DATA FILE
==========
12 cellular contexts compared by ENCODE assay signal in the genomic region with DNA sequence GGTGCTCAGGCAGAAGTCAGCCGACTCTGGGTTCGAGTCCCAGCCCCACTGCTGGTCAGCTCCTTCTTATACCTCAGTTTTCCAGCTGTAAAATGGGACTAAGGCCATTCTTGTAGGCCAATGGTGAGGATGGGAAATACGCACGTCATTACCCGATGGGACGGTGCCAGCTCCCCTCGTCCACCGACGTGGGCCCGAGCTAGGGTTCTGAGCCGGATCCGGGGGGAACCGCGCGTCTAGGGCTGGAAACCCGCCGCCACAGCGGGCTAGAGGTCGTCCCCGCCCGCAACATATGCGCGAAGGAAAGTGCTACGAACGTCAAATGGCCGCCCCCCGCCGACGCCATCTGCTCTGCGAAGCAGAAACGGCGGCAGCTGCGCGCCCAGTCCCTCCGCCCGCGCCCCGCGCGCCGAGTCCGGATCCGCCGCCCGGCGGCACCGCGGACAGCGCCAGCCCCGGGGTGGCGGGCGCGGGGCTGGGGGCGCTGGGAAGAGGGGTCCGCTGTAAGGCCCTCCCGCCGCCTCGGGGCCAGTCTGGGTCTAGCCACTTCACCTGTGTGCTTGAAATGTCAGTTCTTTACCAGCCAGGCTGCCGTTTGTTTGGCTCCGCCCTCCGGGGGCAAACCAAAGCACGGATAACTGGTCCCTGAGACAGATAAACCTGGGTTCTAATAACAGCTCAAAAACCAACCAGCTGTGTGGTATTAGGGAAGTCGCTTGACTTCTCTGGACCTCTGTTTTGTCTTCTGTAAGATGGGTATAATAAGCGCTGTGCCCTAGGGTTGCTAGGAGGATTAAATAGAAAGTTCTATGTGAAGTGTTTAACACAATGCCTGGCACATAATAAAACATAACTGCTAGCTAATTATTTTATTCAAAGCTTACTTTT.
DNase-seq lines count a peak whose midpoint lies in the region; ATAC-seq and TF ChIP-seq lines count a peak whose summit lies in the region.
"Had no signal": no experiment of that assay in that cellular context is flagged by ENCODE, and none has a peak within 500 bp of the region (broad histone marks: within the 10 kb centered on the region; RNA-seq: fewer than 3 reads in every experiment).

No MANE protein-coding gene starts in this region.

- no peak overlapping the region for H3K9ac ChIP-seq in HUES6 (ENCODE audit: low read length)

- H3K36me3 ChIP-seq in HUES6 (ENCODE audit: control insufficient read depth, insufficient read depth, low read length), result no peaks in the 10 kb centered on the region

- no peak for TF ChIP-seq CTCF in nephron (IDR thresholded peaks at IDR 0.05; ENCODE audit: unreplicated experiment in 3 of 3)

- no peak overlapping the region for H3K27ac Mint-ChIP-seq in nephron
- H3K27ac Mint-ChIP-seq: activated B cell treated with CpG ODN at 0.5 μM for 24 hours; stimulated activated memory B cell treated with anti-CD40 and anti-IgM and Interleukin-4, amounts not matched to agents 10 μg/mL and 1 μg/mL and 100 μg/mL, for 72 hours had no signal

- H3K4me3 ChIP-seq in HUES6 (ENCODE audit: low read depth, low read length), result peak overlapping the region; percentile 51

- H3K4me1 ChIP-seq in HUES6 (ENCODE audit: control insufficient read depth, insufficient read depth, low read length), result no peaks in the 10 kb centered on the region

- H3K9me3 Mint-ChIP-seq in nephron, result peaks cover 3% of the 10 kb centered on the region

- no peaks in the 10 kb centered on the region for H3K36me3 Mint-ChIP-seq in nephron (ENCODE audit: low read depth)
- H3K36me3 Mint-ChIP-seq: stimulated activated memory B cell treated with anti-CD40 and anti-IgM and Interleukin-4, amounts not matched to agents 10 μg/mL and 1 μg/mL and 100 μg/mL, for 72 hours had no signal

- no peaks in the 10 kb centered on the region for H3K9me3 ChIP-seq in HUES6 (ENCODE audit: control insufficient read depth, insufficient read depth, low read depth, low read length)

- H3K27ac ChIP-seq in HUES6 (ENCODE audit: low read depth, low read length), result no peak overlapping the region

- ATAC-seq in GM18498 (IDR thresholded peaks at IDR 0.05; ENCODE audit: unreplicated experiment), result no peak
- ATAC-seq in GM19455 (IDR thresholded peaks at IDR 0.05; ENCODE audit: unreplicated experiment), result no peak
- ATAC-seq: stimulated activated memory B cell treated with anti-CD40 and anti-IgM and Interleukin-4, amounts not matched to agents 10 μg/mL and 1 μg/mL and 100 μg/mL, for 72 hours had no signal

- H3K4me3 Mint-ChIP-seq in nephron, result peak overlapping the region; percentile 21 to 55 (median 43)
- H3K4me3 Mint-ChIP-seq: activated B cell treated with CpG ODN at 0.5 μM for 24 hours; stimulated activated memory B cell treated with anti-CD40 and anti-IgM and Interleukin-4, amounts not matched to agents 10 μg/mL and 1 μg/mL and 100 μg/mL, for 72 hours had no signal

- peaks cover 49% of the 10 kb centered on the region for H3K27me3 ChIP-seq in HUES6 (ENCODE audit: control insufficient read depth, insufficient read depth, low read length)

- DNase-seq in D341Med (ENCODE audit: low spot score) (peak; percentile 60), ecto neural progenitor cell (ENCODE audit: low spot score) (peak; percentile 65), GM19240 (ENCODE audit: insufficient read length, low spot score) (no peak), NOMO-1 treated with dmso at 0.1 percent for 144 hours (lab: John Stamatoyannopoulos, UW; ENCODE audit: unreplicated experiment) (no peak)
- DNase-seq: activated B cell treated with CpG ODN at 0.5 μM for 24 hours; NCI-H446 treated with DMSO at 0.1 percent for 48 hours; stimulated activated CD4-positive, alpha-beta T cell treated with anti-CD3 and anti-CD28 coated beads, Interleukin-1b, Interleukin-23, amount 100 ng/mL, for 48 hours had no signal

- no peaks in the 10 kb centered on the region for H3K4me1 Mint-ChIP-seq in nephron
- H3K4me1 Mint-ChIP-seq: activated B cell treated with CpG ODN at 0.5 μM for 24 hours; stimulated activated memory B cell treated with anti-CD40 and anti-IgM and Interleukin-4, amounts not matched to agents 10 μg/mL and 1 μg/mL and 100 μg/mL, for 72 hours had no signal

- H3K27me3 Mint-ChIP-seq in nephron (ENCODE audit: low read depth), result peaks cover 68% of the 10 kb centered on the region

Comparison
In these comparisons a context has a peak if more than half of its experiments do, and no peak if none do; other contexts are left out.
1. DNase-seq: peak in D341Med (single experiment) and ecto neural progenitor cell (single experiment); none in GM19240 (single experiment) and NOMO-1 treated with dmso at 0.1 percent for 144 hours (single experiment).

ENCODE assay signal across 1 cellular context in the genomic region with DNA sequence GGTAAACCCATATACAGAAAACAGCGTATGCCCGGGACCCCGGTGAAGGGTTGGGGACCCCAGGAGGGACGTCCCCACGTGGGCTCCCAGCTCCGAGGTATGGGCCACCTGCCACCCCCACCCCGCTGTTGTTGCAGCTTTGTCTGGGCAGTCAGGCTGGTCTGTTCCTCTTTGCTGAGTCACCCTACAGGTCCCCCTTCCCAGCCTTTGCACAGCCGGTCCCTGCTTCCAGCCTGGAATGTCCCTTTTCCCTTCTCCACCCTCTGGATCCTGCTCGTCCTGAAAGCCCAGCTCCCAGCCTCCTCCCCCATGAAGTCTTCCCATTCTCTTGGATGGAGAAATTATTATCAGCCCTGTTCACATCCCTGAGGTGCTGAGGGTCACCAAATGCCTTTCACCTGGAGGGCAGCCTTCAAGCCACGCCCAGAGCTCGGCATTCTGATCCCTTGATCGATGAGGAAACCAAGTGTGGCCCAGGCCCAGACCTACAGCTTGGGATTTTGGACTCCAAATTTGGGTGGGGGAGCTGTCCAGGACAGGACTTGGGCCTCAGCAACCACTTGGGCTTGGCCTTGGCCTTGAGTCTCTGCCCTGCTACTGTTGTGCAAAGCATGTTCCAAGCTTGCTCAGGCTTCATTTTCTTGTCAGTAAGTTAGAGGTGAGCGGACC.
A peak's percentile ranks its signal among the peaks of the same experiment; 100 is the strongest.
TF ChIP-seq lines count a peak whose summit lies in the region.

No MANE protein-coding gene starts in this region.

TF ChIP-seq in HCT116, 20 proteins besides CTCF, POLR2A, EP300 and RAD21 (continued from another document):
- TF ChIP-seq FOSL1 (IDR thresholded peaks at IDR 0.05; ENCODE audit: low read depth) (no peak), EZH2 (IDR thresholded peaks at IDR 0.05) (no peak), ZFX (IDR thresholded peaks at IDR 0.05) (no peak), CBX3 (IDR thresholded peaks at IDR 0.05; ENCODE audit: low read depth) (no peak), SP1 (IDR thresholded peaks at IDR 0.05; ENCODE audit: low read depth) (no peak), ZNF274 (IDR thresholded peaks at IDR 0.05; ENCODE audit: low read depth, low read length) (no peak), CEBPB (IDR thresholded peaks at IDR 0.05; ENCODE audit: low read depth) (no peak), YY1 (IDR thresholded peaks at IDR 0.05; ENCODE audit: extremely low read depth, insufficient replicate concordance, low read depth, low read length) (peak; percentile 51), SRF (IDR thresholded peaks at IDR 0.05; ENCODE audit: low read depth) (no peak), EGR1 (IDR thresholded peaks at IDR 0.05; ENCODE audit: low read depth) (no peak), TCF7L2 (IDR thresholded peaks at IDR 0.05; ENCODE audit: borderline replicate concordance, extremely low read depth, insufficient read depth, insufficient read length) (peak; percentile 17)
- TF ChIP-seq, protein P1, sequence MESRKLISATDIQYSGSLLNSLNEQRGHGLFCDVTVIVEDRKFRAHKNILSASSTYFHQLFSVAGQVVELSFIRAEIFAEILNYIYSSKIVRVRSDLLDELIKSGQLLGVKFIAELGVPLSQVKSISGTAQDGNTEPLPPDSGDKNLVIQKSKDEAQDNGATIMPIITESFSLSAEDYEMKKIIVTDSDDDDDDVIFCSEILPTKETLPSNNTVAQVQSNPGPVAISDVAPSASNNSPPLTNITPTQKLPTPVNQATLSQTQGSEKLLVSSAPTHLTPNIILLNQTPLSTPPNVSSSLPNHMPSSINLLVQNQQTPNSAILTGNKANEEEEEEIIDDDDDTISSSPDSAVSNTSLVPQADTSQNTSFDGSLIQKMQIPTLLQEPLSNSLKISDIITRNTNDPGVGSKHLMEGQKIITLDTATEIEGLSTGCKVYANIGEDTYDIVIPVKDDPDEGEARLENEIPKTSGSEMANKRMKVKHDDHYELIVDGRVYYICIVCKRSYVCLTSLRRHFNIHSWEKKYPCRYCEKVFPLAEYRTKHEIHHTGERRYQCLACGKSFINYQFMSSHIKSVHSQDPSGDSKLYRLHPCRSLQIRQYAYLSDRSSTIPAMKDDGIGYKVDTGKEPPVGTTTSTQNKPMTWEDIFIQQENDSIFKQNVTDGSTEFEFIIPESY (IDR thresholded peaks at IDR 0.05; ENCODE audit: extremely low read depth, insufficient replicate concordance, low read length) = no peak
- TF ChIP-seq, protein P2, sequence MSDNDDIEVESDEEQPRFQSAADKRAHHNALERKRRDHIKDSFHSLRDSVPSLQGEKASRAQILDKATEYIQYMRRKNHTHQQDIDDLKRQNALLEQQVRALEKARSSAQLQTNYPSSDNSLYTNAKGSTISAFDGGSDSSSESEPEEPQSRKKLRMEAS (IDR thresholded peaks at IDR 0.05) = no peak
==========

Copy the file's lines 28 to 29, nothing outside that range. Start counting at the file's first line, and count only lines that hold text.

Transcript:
Comparison
In these comparisons a context has a peak if more than half of its experiments do, and no peak if none do; other contexts are left out.